Rules, By Laws and Statement of Purpose

It is common for terms Constitution, Rules of Incorporation, and By-Laws to be confused. This aims to give a snapshot.

  • Your organisation's Constitution is like its heart and soul. It includes your Statement of Purpose, your adopted Rules of Incorporation and your structure. 
  • It is arguably the most important document you have and guides you to safe and legal practices under the Victorian Associations Incorporation Reform Act 2012 or otherwise.
The Rules
  • Every incorporated group must have Rules of Incorporation which define how the organisation operates and guides the committee
  • These Rules of Incorporation are a contract with members and are guided by Consumer Affairs - this is how things will be done and are a legally binding document
  • The Rules of Incorporation define the rights of members and the responsibility of the Association in meeting these rights
  • There are Model Rules that Associations can adopt for ease. These meet the basic legal requirements
  • The Model Rules in Victoria have recently changed and supercede previous iterations NOW - even if your rules don't align 
  • Associations need to have adopted the new Model Rules (free to Nov 26 2013) or alined their own Rules to them by Nov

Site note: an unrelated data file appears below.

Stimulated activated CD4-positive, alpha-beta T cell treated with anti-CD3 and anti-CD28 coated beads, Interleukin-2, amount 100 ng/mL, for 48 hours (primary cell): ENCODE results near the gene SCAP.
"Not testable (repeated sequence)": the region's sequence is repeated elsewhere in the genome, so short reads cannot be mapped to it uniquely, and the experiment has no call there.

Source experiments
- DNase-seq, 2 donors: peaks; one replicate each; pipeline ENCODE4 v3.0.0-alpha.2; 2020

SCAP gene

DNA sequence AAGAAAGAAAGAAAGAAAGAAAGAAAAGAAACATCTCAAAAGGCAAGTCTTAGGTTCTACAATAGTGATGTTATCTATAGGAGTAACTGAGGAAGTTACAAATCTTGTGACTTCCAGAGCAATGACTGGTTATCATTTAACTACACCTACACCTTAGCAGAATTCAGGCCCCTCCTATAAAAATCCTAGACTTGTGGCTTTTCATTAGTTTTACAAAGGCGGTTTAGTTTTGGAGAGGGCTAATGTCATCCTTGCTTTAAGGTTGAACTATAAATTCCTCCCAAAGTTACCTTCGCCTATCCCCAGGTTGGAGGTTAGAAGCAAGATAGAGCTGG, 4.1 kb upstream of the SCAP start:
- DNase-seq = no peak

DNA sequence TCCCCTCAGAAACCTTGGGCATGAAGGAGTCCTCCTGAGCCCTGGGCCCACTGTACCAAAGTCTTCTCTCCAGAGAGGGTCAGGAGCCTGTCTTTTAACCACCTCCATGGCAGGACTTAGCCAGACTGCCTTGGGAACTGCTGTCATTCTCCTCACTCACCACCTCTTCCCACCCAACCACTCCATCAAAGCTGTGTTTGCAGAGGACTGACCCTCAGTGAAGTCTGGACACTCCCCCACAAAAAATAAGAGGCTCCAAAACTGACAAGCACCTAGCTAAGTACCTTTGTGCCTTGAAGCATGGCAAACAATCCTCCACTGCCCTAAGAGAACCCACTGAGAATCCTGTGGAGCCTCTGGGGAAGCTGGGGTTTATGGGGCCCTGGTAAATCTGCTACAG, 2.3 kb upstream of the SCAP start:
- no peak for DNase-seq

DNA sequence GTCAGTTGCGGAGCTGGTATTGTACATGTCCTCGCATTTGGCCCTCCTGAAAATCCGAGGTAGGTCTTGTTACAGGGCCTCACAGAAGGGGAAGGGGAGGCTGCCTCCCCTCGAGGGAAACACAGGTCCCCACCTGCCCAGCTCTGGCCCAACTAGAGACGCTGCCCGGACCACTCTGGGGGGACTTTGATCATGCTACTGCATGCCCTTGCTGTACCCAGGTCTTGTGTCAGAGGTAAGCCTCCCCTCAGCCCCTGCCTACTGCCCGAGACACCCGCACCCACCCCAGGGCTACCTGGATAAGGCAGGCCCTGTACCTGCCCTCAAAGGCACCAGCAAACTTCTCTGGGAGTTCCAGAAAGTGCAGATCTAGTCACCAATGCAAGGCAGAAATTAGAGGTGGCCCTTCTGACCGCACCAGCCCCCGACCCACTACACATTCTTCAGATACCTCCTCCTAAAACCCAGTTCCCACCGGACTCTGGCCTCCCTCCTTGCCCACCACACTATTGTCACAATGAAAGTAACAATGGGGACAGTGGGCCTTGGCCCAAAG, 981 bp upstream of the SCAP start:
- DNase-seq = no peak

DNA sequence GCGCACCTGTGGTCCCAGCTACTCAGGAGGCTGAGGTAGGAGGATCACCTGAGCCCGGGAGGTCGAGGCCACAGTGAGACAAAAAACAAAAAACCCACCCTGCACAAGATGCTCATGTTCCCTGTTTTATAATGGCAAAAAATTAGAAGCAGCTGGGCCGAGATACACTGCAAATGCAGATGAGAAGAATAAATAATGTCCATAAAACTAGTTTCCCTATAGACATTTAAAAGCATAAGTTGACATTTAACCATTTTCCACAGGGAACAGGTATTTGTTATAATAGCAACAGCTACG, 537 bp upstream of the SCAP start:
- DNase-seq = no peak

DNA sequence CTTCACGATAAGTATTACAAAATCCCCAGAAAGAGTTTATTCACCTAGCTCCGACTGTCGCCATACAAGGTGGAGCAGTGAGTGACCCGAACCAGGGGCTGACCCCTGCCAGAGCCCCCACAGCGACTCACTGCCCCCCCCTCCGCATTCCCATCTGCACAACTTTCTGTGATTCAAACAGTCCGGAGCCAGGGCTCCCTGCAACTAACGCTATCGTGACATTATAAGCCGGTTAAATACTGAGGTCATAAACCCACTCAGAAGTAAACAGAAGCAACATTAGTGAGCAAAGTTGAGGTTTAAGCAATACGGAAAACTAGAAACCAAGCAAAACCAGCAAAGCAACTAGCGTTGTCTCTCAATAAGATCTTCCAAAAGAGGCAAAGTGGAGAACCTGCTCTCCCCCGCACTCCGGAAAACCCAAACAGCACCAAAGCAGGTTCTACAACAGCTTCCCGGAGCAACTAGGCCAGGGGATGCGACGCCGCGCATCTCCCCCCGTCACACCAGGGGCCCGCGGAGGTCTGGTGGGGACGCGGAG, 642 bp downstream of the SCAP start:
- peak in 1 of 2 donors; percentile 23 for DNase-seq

• An Association's Rules are lodged with Consumer Affairs on incorporation or when changes are made
  • An Association can make alterations to the Rules but need to apply to Consumer Affairs - a lodgement fee applies
  • Changes lodged with Consumer Affairs will be approved or not dependent on whether legislative requirements are met.
  • To change your rules, the process starts with a Special Resolution and then follows a process - Click Here for more details.
  • The best information about the changes to the Model Rules can be found at 
  • By-laws are not law excepting that they must not contradict the Rules of Incorporation
  • By-laws sit under the Constitution/ Rules, however the connection is that it should be included in the Rules that the Association Commitee can change the by-law
  • Changing of by-laws does not require a Consumer Affairs application or approval unless it requirs a change to the Association Rules to administer  
  • By-laws are generally more operational and internal to the sport in nature
  • They define the rules internal to the sport or competiton and are laid down by the state body or the association/league
  • The sorts of things defined in an association's by-laws are e.g.: how often Delegate Meetings are held, how teams register,  age requirements for players, any competition details that relate to all clubs, dress codes, clearance proceses etc.